She stated that this is the general practice of the entire math department.
“The reason for my practice is because the same test is used by multiple math teachers over multiple years, and sometimes by multiple school sites,” Soderlund stated. She said releasing the tests would compromise the integrity of the exams.
When parents request to review their child’s exams, teachers first ask parents to come in so the parents can go over the tests with the teacher.
“I think there’s value in sitting down with the teacher at school to have a conversation,” Grove said.
Robertson said he did make an appointment before school with Soderlund to review his son’s tests but ran out of time when students came in for class.
He contends that parents who work full time or have other commitments cannot always adapt to a teacher’s schedule of availability.
The district has since clarified its practice in a document titled “SDUHSD Test Return Practices,” which was developed with input from SDUHSD’s teachers union.
The first bullet states in part, “We encourage teachers to send assessments home for student and parent review whenever possible … An assessment should be both a measure of learning and a learning activity.”
The second bullet says,“If the parent is unable or unwilling to come to school [to review the test] … the teacher should send the assessment home for review,” as long as it does not fall under the previously cited list of exceptions.
To counter the resistance of teachers who want to reuse tests, the final bullet states: “Teacher concerns about test security can be overcome through annual revision of assessments and creation of assessment tasks which do not lend themselves to rote learning, but rather to high order thinking, application of knowledge/skills, and performance tasks.”
California’s Education Code states that school districts must provide “access” to student records including assessments, which many interpret to mean that parents can review tests in the classroom with the teacher.
“We have the right not to send home any,” Grove said. “The law says we don’t have to. Ed. Code is pretty clear on that.”
But the district’s practice has now been modified.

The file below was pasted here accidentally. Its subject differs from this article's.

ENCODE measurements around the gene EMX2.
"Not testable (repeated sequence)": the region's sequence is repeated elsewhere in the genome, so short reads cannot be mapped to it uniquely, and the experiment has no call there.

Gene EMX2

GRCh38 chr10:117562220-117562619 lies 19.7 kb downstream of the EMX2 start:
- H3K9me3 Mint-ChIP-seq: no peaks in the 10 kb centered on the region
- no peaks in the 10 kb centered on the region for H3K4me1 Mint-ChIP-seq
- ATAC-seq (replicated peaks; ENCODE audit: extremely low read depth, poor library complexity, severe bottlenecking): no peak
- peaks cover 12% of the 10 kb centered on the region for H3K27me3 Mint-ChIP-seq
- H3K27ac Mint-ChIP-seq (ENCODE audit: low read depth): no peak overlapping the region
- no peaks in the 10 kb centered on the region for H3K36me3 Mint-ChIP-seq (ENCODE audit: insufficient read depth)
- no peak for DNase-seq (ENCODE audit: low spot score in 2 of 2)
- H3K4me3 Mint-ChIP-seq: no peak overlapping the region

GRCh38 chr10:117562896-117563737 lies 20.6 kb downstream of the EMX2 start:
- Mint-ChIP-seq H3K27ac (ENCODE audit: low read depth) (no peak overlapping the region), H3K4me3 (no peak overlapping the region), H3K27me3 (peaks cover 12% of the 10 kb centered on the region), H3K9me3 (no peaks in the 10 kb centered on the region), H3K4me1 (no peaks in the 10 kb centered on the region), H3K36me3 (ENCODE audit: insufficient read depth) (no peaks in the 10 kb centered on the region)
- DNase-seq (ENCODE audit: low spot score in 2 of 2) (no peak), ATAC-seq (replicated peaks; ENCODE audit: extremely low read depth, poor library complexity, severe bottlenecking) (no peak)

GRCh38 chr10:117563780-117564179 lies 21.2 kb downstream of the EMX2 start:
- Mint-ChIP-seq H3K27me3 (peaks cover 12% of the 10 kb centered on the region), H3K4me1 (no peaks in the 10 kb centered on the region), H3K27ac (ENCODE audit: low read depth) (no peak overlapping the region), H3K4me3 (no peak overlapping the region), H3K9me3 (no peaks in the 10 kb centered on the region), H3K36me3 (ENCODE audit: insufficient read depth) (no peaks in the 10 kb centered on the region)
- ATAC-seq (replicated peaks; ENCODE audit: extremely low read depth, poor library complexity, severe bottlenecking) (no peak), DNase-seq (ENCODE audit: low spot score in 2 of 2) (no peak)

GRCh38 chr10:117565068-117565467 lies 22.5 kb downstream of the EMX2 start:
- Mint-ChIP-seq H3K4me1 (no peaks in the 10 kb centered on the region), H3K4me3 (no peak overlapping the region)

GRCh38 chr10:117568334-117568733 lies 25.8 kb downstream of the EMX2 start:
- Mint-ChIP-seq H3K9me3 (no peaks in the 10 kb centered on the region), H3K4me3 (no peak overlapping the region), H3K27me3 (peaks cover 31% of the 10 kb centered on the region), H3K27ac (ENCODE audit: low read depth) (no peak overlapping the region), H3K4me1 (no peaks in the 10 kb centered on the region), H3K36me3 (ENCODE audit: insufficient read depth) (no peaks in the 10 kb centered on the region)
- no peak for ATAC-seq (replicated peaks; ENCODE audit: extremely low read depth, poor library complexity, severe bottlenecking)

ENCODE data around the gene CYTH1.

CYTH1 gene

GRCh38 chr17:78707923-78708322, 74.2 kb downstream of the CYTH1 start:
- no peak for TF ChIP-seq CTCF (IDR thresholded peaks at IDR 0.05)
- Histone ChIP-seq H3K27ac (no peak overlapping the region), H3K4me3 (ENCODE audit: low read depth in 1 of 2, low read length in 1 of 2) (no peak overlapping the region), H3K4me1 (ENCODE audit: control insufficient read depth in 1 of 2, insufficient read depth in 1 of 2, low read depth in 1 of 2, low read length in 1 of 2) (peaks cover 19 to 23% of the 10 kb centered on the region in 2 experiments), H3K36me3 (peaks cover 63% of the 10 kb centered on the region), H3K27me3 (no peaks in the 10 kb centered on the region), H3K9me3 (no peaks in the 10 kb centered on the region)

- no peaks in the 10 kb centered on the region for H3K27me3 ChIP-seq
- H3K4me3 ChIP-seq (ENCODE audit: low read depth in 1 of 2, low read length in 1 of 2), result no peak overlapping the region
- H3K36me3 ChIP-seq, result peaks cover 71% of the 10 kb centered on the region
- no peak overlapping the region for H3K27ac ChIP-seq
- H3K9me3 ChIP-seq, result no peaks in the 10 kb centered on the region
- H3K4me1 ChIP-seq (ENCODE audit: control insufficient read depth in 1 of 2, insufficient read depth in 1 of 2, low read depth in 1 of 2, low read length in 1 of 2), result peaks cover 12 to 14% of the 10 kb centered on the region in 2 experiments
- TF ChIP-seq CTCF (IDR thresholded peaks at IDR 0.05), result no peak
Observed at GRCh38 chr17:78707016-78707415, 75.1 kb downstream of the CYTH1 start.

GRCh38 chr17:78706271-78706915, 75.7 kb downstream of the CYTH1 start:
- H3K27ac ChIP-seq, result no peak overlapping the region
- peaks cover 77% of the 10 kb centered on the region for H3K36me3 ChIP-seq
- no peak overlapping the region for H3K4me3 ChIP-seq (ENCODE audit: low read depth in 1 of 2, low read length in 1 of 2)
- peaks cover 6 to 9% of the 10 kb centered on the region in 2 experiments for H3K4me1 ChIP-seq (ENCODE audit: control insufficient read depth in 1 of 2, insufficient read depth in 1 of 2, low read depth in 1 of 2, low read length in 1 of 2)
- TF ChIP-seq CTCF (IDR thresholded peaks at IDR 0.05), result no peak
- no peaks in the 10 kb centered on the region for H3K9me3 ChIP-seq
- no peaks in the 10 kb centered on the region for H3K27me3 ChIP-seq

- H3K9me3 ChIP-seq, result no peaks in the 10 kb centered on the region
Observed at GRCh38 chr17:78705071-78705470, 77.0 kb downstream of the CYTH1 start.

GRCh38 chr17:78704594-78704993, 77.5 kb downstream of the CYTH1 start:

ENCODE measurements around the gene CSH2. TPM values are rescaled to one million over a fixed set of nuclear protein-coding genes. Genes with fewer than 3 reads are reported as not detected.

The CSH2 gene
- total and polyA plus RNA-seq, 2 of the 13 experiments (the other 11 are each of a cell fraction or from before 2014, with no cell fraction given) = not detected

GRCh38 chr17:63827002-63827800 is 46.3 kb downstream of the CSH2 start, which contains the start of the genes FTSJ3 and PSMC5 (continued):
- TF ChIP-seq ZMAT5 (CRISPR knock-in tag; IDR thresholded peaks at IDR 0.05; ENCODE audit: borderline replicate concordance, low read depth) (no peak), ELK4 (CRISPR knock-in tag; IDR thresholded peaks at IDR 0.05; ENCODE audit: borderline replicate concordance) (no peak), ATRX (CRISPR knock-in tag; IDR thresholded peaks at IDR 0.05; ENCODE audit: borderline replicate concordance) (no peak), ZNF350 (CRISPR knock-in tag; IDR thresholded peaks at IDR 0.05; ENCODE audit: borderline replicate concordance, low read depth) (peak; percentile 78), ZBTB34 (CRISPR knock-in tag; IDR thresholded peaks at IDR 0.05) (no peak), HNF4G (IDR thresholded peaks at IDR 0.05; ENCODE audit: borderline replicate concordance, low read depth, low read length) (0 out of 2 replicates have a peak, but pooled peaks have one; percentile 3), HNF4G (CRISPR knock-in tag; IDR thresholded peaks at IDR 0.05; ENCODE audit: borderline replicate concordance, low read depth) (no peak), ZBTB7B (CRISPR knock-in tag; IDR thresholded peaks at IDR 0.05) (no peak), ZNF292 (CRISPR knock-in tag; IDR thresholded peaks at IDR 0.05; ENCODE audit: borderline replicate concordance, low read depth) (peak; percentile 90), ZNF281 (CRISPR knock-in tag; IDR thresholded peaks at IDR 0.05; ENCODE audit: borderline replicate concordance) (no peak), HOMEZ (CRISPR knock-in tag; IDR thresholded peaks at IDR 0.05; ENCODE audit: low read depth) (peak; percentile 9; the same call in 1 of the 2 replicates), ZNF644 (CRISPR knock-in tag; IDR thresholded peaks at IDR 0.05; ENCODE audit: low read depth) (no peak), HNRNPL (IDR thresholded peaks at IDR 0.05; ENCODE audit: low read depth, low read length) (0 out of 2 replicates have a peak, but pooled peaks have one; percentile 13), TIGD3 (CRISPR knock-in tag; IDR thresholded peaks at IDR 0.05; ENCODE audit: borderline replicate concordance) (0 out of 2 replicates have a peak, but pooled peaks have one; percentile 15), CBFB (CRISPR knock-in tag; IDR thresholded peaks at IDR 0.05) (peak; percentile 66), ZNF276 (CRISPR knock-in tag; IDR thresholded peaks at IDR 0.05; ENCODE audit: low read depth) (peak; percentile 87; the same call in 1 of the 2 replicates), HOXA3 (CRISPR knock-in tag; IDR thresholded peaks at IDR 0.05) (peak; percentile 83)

Grove agreed that it can be a logistical problem for some parents who don’t have time to come in. “It’s good for parents to be engaged and looking at assessments,” he said.
The district can now compel teachers to send tests home if parents request that, Grove said, as long as other teachers in the same department who might be using the same assessments have completed that testing cycle.
When the change was made, he said there were teachers “who weren’t very happy about it.” But he said it’s not been an issue so far.
Robertson remains skeptical.
“They spent district money fighting the release of pop quizzes,” he said. “Now they’re telling you they advocate tests being given to parents? Oh the irony.”
Just last week, Robertson said one of his sons asked for tests in math and economics to be sent home and “was told no tests are given back to take home.”
Torrey Pines principal Rob Coppo said he can compel teachers to send tests home but looks for other options first, saying “the practice is limited.”
“We typically like to approach this on a case by case basis, and our administrators work individually with the teachers and the family,” Coppo said in an email.
It would appear that simply asking for the tests will not suffice, and parents will need determination to exercise their right to see tests and quizzes at home.
Robertson called this a stalling technique because the district is beholden to the union, which he says favors teachers’ rights over the best interests of students.
“The teachers union controls the district,” he said. “Nothing happens without their approval. In this case teachers want to reuse tests because that’s what is easiest for them, so that’s what they get.”
But Grove said he’s wrong – that the district can and will compel reluctant teachers to send assessments home for parental review.
Countered Robertson: “If this is a new policy, why not inform students? Why is it a state secret? Wouldn’t be helpful for parents to know they can now track their child’s progress in an informative manner?”
A secret no longer.
Opinion columnist and Senior Education Writer Marsha Sutton can be reached at email@example.com.